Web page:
www.sixsuitcasetravel.com is a great search engine for hotel rooms that sleep 6 (or more) people. We can usually find rooms on that site that are cheaper than getting two rooms.

#29 datgh

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Posted 15 March 2013 - 09:16 PM

We just booked with Cruise America. There are coupons out there. I found one that got us half price on mileage which is saving us quite a bit. We like to stay in the national or state parks. They often don't have hook ups and only dump stations but we are used to tent camping when closer to home so lack of hook ups doesn't bother us to much.

#30 Koerarmoca

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Posted 15 March 2013 - 09:39 PM

We just moved across country in a mini van with 4 kids and a dog, no hotels just rest stop napping. It was actually a lot of fun. The kids slept a lot. We had to do a lot of potty breaks for both kids and dog. It wasn't all ideal or anything but we lived to tell the tale.

#31 Amira

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Posted 15 March 2013 - 10:25 PM

We've always found that the reduced speed required of an RV as opposed to a minivan to be a factor, as vacation time for dh from work is an issue.

www.sixsuitcasetravel.com is a great search engine for hotel rooms that sleep 6 (or more) people. We can usually find rooms on that site that are cheaper than getting two rooms.


That website is so helpful! Thanks for posting it.

#32 Cera

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Posted 15 March 2013 - 10:38 PM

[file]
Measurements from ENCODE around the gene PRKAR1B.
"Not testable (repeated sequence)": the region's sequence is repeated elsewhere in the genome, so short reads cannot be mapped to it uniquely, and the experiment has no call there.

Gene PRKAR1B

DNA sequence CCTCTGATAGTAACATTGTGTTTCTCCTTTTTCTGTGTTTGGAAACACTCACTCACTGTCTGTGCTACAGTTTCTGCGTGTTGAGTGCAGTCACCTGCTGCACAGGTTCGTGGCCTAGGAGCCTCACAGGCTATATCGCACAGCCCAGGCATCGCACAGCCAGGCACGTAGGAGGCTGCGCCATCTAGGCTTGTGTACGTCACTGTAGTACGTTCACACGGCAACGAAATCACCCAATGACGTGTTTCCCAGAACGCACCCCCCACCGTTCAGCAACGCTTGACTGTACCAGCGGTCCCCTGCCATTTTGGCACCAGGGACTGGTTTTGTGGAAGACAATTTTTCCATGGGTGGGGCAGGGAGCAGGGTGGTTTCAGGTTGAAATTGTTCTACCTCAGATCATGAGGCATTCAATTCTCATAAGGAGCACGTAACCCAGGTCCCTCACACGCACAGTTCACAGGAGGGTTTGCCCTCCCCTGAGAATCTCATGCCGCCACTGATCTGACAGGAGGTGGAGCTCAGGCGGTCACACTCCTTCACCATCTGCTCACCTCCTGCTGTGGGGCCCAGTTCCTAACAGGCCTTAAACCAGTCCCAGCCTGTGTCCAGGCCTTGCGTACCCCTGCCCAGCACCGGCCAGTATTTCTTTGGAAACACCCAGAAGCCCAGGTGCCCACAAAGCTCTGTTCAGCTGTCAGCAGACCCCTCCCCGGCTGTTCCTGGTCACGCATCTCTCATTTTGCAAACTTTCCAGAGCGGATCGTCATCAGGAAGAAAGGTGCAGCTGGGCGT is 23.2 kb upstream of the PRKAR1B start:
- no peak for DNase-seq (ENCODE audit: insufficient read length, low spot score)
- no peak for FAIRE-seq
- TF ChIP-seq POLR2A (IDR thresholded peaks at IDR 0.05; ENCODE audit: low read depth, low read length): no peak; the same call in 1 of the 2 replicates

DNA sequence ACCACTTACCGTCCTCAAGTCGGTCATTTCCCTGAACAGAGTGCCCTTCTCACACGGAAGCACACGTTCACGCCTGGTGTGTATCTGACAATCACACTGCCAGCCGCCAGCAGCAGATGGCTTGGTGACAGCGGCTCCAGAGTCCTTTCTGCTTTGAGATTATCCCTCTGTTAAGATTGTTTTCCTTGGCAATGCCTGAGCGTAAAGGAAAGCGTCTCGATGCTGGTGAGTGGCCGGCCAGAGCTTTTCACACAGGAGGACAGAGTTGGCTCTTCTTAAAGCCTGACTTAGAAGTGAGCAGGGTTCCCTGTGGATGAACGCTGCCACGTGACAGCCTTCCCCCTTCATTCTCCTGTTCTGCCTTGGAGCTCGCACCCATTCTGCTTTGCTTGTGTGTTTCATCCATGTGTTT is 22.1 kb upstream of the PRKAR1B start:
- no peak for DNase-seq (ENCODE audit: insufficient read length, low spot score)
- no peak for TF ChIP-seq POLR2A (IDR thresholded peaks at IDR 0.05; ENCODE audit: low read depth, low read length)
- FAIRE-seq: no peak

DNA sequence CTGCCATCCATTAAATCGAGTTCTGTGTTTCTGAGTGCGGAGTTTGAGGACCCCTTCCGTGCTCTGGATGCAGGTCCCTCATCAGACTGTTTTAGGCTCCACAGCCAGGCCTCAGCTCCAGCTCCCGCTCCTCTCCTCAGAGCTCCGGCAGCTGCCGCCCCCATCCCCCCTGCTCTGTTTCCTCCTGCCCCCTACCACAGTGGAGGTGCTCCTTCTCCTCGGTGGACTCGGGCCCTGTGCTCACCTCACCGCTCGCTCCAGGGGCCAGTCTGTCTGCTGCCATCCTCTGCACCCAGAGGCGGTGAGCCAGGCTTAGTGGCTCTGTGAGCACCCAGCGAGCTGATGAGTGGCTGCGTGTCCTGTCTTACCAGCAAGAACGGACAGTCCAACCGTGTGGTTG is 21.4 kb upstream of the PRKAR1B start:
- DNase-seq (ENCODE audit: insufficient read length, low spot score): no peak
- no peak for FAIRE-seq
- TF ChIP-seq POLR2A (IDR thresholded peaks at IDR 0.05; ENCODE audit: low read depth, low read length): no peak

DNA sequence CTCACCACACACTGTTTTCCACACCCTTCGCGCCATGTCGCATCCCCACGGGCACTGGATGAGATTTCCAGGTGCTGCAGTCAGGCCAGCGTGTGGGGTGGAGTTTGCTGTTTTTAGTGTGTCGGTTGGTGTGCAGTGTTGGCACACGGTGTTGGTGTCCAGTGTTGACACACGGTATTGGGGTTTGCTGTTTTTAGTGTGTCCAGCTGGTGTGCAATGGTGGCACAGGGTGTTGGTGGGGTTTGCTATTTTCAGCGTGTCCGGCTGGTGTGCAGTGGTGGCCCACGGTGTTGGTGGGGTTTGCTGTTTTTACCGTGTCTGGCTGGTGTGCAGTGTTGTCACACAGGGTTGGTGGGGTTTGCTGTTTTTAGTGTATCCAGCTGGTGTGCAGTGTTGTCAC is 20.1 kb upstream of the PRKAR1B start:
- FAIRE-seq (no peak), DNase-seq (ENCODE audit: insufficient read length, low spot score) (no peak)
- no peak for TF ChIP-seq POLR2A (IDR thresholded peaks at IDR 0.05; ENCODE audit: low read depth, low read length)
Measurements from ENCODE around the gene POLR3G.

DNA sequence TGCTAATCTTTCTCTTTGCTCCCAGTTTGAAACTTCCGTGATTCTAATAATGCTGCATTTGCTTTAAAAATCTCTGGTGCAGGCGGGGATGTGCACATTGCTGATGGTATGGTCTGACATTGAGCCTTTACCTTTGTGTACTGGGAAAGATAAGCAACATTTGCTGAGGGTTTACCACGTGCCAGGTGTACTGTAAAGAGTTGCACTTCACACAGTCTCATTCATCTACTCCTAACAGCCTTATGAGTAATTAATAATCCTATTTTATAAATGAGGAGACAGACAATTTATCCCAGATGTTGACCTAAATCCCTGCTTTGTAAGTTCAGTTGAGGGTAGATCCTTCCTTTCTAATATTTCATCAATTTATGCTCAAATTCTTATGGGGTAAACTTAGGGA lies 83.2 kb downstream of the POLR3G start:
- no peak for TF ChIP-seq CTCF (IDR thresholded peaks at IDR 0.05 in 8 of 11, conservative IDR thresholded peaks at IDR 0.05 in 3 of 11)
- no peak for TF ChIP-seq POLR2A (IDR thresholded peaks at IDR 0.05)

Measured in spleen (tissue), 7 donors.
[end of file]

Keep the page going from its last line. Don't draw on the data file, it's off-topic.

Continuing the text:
Another thing to consider, if you go the hotel route it is often a better deal to stay at a "better" hotel (hampton inn or such) and pay a bit more as they have a hot breakfast buffet. On our trip we would all eat a big breakfast and then stop for a large lunch and give the kids a break. Dinner was usually sandwiches in the hotel because by the time we stopped for the day everyone was too restless to sit nicely through a meal (plus lunch out is cheaper than dinner).

Also, when we could we let the kids stay up very late to play in the hotel pool which wiped them out completely and made the next day's drive much easier on all of us.

#33 creativish

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Posted 15 March 2013 - 11:47 PM

Obviously this site won't be a guarantee but I have it bookmarked and like to check it every so often as I daydream, hoping for the planets to align... http://www.campingwo...entals/Specials
$7.95/night...any takers?!

I also like to dream about converting an RV to WVO to drive around the country for freeee smelling of french fries ;)

#34 Um_2_4

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Posted 15 March 2013 - 11:57 PM